Most Patriot fans are looking ahead to the NFL Draft. Patriot offensive lineman Matt Light is probably not.
For most NFL fans, now is a time of confusion and dread towards labor agreement talks. What better way to forget about this impasse than to speculate on the upcoming NFL Draft?
More specifically, what approach will one of the National Football League's most consistent teams take?
The New England Patriots–under Bill Belichick–have developed a reputation during the Draft to trade down-and-away for future picks. This has worked incredibly well for the organization, especially in recent years.
The Patriots' draft class from 2010 is largely considered to have been the most rewarding throughout the league, at least immediately. Budding stars Devin McCourty (27th overall), Rob Gronkowski (42nd overall), Brandon Spikes (62nd overall) and Aaron Hernandez (113th overall) all played key roles on last year's team.
With similar tactics and Belichick's ever-keen sense of talent, the Patriots can only improve their overall worth.
Let's take a look at what we can expect from the three-time Super Bowl Champions in this year's draft.
The one team that is synonymous with Draft-day trades has to be the New England Patriots. It is almost a given that Bill Belichick will reach for the horn to get someone–anyone–on the line for a trade. And when he does, he does it well.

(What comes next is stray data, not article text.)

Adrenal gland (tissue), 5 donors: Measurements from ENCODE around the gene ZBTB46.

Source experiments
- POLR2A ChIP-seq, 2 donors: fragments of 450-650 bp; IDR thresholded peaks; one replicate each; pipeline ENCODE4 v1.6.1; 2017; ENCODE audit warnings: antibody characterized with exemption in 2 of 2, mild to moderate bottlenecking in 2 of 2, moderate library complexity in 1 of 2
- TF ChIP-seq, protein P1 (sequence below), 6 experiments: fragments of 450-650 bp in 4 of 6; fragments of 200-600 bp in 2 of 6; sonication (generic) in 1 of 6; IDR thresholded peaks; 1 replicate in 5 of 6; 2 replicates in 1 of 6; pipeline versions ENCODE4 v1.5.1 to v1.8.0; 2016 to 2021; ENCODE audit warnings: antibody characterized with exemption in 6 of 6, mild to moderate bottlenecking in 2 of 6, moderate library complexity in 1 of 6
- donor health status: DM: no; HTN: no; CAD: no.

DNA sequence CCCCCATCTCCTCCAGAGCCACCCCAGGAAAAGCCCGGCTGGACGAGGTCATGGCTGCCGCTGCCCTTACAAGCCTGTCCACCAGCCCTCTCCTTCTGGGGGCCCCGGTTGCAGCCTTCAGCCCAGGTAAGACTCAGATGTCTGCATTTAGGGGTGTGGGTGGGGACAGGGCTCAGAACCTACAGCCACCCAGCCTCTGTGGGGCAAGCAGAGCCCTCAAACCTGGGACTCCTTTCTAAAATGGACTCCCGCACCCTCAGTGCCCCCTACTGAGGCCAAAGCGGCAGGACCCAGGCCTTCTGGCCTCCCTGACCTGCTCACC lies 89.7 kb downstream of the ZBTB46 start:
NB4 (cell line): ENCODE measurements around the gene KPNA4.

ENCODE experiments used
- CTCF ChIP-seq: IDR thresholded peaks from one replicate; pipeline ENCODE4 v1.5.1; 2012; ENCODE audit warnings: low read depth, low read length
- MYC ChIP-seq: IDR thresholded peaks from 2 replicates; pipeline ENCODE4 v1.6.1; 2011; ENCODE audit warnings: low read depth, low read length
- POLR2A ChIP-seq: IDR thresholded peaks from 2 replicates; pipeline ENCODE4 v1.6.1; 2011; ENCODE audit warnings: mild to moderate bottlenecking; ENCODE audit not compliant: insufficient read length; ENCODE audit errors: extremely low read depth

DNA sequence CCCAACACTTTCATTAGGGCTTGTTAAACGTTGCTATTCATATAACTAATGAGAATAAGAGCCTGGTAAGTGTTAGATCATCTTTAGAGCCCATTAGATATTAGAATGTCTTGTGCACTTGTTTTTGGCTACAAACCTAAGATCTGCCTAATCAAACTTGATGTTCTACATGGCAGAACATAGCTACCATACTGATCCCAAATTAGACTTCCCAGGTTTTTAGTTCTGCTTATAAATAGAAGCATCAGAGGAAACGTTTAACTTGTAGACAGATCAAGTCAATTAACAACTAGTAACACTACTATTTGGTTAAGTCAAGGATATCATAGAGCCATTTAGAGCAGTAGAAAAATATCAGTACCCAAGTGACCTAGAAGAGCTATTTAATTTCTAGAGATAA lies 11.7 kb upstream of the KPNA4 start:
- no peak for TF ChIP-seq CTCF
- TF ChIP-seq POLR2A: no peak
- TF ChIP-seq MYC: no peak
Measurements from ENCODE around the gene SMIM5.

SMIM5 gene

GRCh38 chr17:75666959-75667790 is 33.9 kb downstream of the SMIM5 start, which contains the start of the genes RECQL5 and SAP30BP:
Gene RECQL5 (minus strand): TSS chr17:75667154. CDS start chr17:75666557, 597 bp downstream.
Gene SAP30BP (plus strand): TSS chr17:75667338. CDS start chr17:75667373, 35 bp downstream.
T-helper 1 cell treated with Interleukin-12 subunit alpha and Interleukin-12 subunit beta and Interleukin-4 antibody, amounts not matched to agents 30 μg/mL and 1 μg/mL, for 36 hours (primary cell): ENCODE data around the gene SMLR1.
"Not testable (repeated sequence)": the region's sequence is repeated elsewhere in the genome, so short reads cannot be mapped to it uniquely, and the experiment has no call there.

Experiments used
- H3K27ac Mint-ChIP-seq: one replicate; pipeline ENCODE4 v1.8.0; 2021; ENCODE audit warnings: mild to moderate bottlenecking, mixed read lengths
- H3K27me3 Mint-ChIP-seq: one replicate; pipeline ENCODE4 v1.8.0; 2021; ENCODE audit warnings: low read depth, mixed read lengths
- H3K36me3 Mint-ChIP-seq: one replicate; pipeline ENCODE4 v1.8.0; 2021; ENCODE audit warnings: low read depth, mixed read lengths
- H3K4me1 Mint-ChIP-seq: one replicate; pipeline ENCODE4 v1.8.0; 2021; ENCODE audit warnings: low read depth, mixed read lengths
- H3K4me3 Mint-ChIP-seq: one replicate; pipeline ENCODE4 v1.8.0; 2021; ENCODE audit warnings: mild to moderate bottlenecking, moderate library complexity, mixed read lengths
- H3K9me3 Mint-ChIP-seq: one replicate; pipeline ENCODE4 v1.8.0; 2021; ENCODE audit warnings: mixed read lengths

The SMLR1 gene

- In 2004, Belichick sent a second-round pick to Cincinnati for running back Corey Dillon.
- In 2006, Belichick "lost" wide receiver Deion Branch to Seattle for a 2007 first-round pick, which he used on defensive back Brandon Meriweather. The Patriots were then able to preserve their natural 2007 first-round pick to trade with San Francisco, from whom they received a 2008 first-rounder, which was eventually used on All-Pro linebacker Jerod Mayo.
- In 2007, Belichick sent Oakland a fourth-round pick for a future Hall of Fame wide receiver in Randy Moss.
- In that same year, Belichick also sent second- and seventh-round draft picks for a lesser-known receiver in Wes Welker. We all know how that has turned out.
The number of picks the Patriots have in the early rounds is frightening to other organizations. Listed below are all nine picks possessed by the Patriots:
- Round 1, Pick 17 (17)
- Round 1, Pick 28 (28)
- Round 2, Pick 1 (33)
- Round 2, Pick 28 (60)
- Round 3, Pick 10 (74)
- Round 3, Pick 28 (92)
- Round 4, Pick 28 (125)
- Round 5, Pick 28 (159)
- Round 6, Pick 28 (193)
The Patriots are no strangers when it comes to letting go staple-names and big talents–Randy Moss, Richard Seymour and Mike Vrabel, to name a few.